After dealing with two traumatic events, Proctor Gamble is focused on his husband, Blair, and his work at The Rainbow Detective Agency. Needing to immerse himself in something productive so he can forget his own problems, he takes on the challenge of helping his best employee, Alvin Schlock, come to terms with his surprising announcement.
Alvin has been struggling with a lifelong identity crisis, one that he's finally come to terms with. So in order to help get Alvin through this, Proctor, Blair, and a handsome young actor named Bob, take off for an LGBT small business owners conference with Alvin to Rancho Mirage,California.
What Proctor hopes will be an opportunity to get to know their hunky new friend, Bob, better, and for Alvin to draw interesting new men into his life so he can embrace his new lifestyle, turns out to be a dangerous situation involving drug lords, the Rancho Mirage public library, and a cheeky undercover agent with the DEA.
A weekend excursion of dull conference panels, exciting fantasy hotel sex, and touring the modern architecture of Rancho Mirage suddenly becomes a life or death situation that Proctor didn't see coming. And with Blair not around to take charge this time, Proctor's not sure he can handle it alone.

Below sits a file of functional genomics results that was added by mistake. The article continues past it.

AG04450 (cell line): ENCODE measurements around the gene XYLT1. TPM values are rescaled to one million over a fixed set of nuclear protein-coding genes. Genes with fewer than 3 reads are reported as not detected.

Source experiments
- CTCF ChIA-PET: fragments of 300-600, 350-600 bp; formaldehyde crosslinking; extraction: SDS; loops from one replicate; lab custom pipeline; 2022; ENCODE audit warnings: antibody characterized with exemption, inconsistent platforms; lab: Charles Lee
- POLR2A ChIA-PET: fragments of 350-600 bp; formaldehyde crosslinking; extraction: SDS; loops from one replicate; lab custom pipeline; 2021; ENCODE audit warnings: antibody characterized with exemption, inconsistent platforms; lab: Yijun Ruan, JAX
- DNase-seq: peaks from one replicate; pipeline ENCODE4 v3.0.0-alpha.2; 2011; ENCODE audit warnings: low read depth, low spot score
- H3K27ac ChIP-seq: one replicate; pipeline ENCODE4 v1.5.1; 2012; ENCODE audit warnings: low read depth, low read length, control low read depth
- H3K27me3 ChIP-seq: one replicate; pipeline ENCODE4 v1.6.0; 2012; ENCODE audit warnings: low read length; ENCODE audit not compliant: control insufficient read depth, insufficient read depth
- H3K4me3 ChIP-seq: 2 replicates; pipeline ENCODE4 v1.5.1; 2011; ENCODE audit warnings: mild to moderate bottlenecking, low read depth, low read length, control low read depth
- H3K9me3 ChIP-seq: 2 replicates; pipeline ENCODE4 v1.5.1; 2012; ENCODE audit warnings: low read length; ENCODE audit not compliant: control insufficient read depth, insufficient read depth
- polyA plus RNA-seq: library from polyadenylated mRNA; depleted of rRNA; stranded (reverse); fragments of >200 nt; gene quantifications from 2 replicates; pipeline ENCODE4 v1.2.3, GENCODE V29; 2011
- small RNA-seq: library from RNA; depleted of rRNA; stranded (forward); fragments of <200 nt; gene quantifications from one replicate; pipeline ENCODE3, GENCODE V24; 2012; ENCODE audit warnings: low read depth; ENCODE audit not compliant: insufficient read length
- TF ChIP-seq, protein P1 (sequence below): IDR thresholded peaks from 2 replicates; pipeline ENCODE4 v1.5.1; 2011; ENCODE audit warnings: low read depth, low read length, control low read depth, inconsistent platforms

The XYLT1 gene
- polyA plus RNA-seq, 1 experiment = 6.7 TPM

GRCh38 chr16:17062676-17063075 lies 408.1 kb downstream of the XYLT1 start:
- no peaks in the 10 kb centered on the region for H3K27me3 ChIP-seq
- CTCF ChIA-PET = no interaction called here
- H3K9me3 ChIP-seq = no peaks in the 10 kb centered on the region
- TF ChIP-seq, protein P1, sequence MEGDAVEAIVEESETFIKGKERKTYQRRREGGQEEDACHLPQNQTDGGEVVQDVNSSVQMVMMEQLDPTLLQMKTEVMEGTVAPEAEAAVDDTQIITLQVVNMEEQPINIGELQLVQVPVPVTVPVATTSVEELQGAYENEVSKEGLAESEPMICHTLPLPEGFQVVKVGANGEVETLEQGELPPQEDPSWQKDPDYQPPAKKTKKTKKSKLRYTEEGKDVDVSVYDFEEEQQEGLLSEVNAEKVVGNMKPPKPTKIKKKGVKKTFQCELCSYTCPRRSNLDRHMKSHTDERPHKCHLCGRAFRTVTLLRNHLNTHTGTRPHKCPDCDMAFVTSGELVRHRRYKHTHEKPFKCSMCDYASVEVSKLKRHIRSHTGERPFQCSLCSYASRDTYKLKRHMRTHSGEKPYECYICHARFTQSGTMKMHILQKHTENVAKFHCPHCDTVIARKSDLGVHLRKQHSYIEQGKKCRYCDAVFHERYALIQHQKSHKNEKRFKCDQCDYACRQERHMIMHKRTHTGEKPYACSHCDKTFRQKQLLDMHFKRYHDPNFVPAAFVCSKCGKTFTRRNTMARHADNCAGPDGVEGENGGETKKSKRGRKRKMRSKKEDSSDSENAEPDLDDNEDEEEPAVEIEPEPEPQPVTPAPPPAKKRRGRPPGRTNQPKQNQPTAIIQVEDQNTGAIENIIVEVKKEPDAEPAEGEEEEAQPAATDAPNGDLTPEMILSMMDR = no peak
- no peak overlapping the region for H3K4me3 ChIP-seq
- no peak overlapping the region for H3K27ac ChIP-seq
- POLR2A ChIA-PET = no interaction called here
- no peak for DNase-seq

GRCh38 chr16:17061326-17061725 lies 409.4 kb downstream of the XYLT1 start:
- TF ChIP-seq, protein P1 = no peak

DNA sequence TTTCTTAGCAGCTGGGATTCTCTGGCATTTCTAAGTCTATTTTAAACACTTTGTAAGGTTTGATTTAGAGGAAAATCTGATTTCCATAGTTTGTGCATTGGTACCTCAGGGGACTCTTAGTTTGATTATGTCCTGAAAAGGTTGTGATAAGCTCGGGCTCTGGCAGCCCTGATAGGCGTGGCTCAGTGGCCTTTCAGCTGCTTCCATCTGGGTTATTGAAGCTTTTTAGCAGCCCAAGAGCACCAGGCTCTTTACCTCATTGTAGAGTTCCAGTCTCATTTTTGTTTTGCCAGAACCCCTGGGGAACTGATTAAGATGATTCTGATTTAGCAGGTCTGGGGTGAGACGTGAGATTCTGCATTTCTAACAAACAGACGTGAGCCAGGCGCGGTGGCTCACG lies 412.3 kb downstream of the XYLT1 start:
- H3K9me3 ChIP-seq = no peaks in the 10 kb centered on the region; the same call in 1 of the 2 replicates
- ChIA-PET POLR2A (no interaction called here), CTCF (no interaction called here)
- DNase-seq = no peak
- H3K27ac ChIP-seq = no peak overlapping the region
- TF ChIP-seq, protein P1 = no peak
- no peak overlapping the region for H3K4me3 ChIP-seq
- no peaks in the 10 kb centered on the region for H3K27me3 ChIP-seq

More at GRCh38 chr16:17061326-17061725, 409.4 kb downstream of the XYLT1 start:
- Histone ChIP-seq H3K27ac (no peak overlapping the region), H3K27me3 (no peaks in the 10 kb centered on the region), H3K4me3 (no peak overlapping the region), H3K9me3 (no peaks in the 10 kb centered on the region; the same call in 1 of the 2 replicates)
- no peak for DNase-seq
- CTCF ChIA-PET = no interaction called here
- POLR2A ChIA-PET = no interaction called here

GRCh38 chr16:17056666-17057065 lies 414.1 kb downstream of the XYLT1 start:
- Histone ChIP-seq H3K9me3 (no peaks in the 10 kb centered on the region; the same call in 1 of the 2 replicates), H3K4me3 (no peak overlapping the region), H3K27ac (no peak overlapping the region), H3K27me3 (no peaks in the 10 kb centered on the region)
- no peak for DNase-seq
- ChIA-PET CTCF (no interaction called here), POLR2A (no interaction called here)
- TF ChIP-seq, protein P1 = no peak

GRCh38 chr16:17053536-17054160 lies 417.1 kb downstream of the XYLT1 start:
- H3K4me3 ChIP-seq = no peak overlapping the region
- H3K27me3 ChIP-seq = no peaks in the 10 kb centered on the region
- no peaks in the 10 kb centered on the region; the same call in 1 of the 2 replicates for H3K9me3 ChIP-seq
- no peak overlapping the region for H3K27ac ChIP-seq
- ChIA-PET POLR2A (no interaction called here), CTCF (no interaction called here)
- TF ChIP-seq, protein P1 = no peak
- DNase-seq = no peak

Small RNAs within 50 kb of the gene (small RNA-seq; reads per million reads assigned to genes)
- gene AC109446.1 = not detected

About the Author
Ryan Field is a gay fiction writer who has worked in many areas of publishing for the past 20 years. He's the author of the bestselling "Virgin Billionaire" series and the short story, "Down the Basement," which was included in the Lambda Award winning anthology titled "Best Gay Erotica 2009." Though not always, he sometimes writes gay parodies of *straight* mainstream fiction/films in the same way straight fiction and Hollywood has been parodying gay men for years, without apology. He also writes hetero romances with pen names, and has edited several short story anthologies. He has a long list of publishing credits that include over 84 works of lgbt fiction, some with pen names in various sub-genres. His e-mail is listed above, and he welcomes all comments, or through e-mail.